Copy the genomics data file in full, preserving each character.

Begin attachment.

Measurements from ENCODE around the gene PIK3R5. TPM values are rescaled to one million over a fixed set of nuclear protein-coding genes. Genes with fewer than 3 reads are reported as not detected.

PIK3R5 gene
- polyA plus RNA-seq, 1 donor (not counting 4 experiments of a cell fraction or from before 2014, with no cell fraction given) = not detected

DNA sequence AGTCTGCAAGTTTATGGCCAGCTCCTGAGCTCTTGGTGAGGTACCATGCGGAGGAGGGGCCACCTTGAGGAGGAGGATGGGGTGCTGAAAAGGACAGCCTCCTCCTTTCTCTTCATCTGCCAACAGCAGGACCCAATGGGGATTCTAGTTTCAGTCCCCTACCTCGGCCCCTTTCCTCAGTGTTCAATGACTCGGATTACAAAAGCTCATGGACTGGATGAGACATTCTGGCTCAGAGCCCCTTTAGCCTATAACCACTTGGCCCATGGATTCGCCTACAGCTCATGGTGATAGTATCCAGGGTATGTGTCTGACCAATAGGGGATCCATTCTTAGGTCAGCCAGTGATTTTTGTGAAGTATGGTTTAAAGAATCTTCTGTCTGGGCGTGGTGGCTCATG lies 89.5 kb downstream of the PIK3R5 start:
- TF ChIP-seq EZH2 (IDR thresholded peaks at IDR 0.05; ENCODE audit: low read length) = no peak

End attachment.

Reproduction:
Measurements from ENCODE around the gene PIK3R5. TPM values are rescaled to one million over a fixed set of nuclear protein-coding genes. Genes with fewer than 3 reads are reported as not detected.

PIK3R5 gene
- polyA plus RNA-seq, 1 donor (not counting 4 experiments of a cell fraction or from before 2014, with no cell fraction given) = not detected

DNA sequence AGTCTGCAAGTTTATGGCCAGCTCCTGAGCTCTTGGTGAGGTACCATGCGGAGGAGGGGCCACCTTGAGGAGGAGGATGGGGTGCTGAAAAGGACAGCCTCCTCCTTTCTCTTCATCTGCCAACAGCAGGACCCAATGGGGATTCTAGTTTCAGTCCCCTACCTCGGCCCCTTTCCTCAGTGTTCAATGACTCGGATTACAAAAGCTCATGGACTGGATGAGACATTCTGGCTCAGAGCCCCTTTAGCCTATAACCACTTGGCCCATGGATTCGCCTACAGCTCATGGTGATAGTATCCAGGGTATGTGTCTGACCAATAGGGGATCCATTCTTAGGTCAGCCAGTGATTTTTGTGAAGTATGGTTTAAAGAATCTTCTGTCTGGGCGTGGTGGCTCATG lies 89.5 kb downstream of the PIK3R5 start:
- TF ChIP-seq EZH2 (IDR thresholded peaks at IDR 0.05; ENCODE audit: low read length) = no peak